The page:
The detachment reported a slight drop of 11 calls from the previous quarter. Of the 204 calls for service between Oct. 1 to Dec. 31, police dealt with several high profile files where charges of domestic assault, dangerous use of a weapon, trafficking in cocaine and assault charges were laid in three unrelated cases, but noted all individuals charged have attended court and are currently in custody.
Traffic remains a priority with the detachment, which issued 66 warning and tickets this past quarter, compared to 87 in the first and 51 in the second.
Over the holidays police completed several roadblocks for drinking and driving and driving licence and insurance checks, issuing three 24-hour roadside suspensions, and four 30-day vehicle impounds and 90-day driving prohibitions.
The police continue to make community outreach a priority with elementary and high school students, assisting and participating in both regular school-related activities and other special events.
Of the 215 calls made to police 77 came from Queen Charlotte, 57 from Skidegate, 25 from Sandspit, 17 for administration and assistance and 28 from all other locations including highway and water.
In terms of offences, nine calls were received regarding liquor, and of those two individuals were charged and placed in cells for their well being, the report read. In four other offences the RCMP located the individuals and simply gave them a ride to their residencies.
A total of four files were created fro drug-related offices. In once case cocaine, methamphetamine, firearms and ammunition were seized. One man was arrested and transported to Prince George Correctional Centre and later released on several conditions, including a “no-go” order for Haida Gwaii.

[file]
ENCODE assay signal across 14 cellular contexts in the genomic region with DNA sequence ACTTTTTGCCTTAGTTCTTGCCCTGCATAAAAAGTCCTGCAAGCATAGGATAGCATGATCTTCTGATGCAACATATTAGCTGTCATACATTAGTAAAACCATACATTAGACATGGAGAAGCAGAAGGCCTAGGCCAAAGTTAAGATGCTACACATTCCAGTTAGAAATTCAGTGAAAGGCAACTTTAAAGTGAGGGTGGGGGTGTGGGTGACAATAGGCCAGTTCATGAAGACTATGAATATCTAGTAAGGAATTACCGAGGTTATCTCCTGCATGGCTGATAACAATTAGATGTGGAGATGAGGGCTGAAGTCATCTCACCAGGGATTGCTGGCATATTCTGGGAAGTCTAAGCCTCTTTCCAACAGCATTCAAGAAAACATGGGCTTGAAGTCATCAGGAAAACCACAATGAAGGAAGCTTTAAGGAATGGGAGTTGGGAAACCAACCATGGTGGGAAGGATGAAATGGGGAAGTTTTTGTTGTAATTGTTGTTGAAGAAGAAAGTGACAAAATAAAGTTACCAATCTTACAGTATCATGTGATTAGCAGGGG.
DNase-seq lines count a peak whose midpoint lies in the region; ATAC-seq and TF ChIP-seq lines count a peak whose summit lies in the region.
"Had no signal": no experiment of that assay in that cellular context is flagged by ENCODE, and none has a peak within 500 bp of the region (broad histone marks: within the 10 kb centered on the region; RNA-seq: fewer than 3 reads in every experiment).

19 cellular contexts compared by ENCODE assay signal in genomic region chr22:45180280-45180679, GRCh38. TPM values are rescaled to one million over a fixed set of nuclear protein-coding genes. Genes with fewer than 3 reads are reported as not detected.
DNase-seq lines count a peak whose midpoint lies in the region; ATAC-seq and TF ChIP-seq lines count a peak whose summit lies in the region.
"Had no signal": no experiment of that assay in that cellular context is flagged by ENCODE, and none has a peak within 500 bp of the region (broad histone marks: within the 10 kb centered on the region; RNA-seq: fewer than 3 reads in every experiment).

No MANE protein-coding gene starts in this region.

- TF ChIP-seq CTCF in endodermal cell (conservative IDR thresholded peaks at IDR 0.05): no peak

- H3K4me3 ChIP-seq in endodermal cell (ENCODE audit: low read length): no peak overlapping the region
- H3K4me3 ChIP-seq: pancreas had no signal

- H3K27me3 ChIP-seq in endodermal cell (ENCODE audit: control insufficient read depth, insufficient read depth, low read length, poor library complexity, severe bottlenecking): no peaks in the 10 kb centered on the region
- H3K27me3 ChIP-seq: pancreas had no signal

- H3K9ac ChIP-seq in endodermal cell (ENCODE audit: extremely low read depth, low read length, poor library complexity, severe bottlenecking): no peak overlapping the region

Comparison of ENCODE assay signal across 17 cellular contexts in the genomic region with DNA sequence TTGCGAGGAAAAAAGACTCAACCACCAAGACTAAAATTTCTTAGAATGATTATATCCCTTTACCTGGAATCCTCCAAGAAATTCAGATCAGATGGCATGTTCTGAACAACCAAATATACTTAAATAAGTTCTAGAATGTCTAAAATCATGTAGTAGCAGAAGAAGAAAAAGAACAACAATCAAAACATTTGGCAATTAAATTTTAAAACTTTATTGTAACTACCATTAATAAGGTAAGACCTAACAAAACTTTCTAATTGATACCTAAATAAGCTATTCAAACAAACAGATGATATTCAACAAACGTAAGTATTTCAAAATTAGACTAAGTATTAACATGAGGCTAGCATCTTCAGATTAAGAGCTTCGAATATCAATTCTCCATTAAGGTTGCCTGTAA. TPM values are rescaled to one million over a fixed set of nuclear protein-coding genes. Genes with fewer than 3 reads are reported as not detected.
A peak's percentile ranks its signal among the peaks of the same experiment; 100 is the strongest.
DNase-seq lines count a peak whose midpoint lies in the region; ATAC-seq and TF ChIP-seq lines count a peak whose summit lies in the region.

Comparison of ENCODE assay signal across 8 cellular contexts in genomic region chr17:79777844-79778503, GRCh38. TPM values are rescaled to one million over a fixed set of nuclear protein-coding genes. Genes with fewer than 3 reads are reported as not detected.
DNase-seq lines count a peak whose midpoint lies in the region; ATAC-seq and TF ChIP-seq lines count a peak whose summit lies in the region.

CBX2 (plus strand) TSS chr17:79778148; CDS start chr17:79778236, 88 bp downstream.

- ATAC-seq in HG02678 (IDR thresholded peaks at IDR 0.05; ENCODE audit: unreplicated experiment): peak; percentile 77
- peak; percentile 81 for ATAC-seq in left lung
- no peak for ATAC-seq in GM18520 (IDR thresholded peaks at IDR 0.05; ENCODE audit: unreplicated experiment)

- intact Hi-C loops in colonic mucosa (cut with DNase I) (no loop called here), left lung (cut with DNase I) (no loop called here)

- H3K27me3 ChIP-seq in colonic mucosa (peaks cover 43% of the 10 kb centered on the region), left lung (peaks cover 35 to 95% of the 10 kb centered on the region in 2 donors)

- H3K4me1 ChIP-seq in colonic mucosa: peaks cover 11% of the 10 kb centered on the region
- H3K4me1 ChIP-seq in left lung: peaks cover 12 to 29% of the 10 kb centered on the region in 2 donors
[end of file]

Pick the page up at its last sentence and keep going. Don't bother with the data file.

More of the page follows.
A review of annual crime statistics by Masset RCMP shows a focus on repeat thieves is helping to keep property crime at bay.
Officers at the nine-member detachment responded to nearly 1,600 calls in 2015, 306 of which resulted in Criminal Code investigations — a nearly 10 per cent drop from 2014.
Reviewing the numbers, Corporal Peter Dionne noted that in an area of roughly 2,500 people, crime statistics can be easily skewed by a few prolific offenders.
For example, said Dionne, the north end saw a single robbery in 2014, and none at all last year — a decrease of 100 per cent.
An enforcement blitz, such as the distracted-driving crackdown announced across B.C. last week, can also skew the numbers.
But there was one significant trend over the last two years: a few spikes in property crime.
The largest dates to a spree of burglaries in the fall of 2014, which quickly fell after police charged a small group of repeat offenders.
Police saw similar, but smaller rises-and-falls in property crimes last year, with one blip in June and another in September.
“These offences were being committed by a very small group of people,” said Dionne.
“When they were identified and addressed, the offences dropped off.”
Dionne noted that, for the most part, it is very rare for Haida Gwaii to see a true ‘break and enter,’ where windows and doors are damaged to gain access.
“They tend to be crimes of opportunity,” he added, advising home and business owners to lock their doors and otherwise secure their property to deter thieves.
The Masset RCMP, who cover Masset, Old Massett and Port Clements as well as northern coastal and marine areas, recently met with village councillors to review the trends and hear community concerns.
As always, persons offences, such as assault, sexual assault, or threats, are the top police concern.
“Property can be replaced or repaired,” said Dionne.
“Public safety is our primary focus, and other considerations are secondary.”
Besides a dip in overall reported crimes, the Masset RCMP saw another welcome change last year — new officers are now assigned to the detachment for a three-year rather than a two-year term, as they are in Queen Charlotte.
Besides getting to know the community better, and having more experience when new officers join, the three-year rotation means the Masset detachment will have fewer vacancies, said Sergeant Stephan Drouin.
Four officers who were already at the detachment when the change came in last February were given the option of sticking with their original two-year posting, or increasing it to three. Most decided to take the extra year.
“It speaks positively about the level of morale for our members, and how much they’re enjoying working here,” said Drouin.